Vote-buying claims nothing but dangerous nonsense
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Vote-buying claims nothing but dangerous nonsense

The claim that the current government has no legitimacy because its success at the polls was due to vote-buying has been shouted from the protest stages time and again. It has also been repeated in recent opinion pieces on these pages and is a regular claim of contributors to this paper's letters page.

And it's nonsense. Dangerous nonsense.

In the early history of Thai elections, candidates thrust red notes into voters' hands in order to create an obligation. Once a voter had accepted the candidate's generosity, it would be bad manners not to repay that generosity when casting the vote. But this kind of naive transaction did not last long. People soon learned they could take money from every candidate, and still vote however they liked.

Still, until the late 1990s, the public took little interest in elections. They voted for an MP once every three or four years, choosing among a menu of rich businessmen who did nothing much for them. They saw little value in the vote, and so often sold it for cash or bargained it for some local facility, such as piped water or a paved road. Electoral politics was not something that made the heart pound or the pulse race. At every general election, the Interior Ministry had to run campaigns to persuade people to use their vote.

That situation changed spectacularly around the turn of the millennium. With innovations in the 1997 constitution, especially the advent of decentralisation for elective local government, people began to vote much more, and not just for an MP once every few years. They voted in several elections a year _ for senators, village heads, provincial councillors, district assembly members, and local mayors. In these new local elections, people often voted for candidates they knew; and they could see the results of their choices. This education in the value and power of the vote was rapid and overwhelming. Thaksin showed people that the vote could matter at a national level too.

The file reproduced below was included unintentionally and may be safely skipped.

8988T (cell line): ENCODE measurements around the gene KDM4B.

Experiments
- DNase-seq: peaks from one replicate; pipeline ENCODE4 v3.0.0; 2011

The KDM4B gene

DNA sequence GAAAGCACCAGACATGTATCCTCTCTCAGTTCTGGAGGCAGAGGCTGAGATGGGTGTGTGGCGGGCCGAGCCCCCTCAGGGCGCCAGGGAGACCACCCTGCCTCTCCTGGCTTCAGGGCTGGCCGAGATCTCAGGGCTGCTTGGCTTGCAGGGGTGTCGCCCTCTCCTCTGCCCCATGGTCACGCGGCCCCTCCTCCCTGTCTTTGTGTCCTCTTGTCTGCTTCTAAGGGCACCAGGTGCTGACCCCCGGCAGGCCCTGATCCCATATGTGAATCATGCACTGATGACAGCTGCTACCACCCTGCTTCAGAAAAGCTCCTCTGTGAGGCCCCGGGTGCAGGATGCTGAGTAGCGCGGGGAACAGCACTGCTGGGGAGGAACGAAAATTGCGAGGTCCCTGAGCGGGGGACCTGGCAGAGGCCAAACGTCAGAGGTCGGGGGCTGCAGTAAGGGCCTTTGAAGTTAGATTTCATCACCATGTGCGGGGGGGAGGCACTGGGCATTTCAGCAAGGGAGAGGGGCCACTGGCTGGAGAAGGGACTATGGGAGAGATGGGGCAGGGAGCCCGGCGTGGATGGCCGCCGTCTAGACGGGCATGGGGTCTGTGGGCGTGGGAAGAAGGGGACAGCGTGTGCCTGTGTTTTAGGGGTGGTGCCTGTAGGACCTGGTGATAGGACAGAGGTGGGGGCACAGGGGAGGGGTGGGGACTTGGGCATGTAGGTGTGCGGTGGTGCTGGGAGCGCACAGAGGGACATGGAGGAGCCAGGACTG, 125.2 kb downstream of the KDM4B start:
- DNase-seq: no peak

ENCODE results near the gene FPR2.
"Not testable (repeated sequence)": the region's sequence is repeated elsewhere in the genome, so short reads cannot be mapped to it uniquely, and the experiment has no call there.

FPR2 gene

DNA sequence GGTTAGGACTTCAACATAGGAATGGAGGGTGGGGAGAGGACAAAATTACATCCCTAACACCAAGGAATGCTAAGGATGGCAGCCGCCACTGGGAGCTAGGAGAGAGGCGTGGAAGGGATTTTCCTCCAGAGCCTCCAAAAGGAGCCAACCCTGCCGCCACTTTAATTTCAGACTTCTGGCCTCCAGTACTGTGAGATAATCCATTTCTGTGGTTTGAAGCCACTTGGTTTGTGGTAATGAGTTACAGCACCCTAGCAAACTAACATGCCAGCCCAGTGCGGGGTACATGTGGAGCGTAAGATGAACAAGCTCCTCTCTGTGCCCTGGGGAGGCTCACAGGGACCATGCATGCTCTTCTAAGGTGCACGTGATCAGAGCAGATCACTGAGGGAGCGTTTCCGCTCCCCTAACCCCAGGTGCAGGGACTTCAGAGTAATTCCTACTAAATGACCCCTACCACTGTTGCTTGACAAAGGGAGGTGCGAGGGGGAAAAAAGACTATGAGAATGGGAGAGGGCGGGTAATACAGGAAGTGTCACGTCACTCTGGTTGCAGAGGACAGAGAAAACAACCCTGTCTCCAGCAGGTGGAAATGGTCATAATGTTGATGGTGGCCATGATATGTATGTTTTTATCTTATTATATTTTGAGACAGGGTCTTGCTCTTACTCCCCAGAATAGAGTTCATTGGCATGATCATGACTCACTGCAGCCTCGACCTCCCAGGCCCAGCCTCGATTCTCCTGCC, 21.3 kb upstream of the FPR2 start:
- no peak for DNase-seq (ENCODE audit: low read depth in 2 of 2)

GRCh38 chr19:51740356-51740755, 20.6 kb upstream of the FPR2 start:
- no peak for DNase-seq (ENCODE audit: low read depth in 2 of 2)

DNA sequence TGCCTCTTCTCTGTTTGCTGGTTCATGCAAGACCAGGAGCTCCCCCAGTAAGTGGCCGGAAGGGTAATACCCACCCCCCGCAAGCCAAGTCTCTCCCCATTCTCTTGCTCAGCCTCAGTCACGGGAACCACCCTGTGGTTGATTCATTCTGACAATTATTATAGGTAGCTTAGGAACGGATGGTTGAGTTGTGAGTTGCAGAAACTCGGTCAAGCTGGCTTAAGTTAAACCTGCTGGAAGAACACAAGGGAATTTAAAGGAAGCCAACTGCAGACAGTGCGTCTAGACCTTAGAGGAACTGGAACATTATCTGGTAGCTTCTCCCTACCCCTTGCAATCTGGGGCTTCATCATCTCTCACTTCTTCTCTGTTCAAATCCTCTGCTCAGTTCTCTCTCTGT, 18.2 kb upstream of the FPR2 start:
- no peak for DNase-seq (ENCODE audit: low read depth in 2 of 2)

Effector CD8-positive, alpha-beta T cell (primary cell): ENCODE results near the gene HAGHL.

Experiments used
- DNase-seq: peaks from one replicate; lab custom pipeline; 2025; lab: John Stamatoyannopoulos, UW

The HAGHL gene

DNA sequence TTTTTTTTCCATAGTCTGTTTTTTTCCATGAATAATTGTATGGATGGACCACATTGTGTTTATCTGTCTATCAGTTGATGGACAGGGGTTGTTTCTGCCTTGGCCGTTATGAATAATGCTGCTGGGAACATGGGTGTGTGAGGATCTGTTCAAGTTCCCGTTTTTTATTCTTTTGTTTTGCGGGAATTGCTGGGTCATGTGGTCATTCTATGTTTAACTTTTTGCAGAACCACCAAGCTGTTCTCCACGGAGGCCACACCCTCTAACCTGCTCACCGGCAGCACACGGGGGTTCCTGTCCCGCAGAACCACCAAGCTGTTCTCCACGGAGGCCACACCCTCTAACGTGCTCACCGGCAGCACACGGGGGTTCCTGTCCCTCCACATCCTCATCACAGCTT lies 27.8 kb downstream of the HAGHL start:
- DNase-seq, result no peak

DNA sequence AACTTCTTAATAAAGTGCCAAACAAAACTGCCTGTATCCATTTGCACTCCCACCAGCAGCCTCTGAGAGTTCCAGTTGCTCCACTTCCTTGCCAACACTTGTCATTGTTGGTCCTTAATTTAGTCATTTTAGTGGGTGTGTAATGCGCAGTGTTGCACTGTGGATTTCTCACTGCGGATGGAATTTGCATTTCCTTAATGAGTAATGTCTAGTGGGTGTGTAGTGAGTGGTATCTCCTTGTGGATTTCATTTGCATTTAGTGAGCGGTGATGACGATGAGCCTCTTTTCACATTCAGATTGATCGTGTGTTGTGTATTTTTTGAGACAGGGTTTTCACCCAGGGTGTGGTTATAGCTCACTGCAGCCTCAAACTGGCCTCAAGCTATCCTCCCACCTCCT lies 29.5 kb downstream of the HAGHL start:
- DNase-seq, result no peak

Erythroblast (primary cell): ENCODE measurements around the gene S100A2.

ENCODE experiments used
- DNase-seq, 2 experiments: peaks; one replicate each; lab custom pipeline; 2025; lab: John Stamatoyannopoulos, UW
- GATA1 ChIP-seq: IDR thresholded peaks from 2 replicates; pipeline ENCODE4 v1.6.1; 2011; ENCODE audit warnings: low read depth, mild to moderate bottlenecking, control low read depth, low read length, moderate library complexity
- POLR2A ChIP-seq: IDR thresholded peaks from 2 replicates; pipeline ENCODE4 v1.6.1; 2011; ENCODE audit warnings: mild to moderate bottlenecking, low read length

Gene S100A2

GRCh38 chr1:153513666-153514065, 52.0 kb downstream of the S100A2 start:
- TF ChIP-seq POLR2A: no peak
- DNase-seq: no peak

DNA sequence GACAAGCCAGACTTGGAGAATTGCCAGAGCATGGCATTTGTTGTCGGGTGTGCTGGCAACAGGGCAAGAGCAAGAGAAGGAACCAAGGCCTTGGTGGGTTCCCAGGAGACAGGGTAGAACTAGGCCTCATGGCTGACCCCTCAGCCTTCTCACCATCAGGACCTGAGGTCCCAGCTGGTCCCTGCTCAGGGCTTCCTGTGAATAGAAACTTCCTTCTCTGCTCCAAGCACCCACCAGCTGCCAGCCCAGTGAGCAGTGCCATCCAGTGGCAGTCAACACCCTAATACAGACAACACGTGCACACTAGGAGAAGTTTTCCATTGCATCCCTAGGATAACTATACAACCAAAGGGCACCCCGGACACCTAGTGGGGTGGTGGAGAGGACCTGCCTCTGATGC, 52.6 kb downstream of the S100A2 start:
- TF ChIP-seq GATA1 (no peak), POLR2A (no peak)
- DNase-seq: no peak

The Interior Ministry no longer has to run campaigns persuading people to vote. Turnout at the last few polls has been over 70%, much higher than in "advanced democracies". During the 2010 red-shirt protest, one woman told researchers why protesters were demanding a new election: "Bangkok people already have a good life, they don't need elections for change, but we do."

Vote-buying has not disappeared. At election time, some candidates still hand out money for fear of being judged "small-hearted" or "ungenerous" if they don't. But the point is, this money is no longer determining the election result.

At the last general election in July 2011, the pattern of voting was very distinctive. Across large areas of the country, adjacent constituencies gave candidates of the same party victories by very large margins. Across much of the Northeast, Pheu Thai candidates won over 60% of the vote, and Democrats less than 10%. Across the upper North, the Pheu Thai candidates won over 50% and the Democrat around 20%.

Across the South (except for the Muslim-majority far South), Democrat candidates won more than 60% of the vote and the Pheu Thai under 10%.

This pattern is not what you would expect if vote-buying was determining the result. For a start, why would the parties buy far more votes than they needed? When vote-buying did matter 30 years ago, the pattern was very different. What we see from the 2011 pattern is the results of voting on the basis of mass-shared sentiment.

Recent false claims about vote-buying are a key part of the campaign to undermine electoral democracy. The real problem is that more people understand the value of the vote, and are using it in their own interest.

Pasuk Phongpaichit is professor emeritus at the Faculty of Economics, Chulalongkorn University. Chris Baker is a historian and Bangkok-based scholar who co-writes books on Thai politics and economics with Prof Pasuk.

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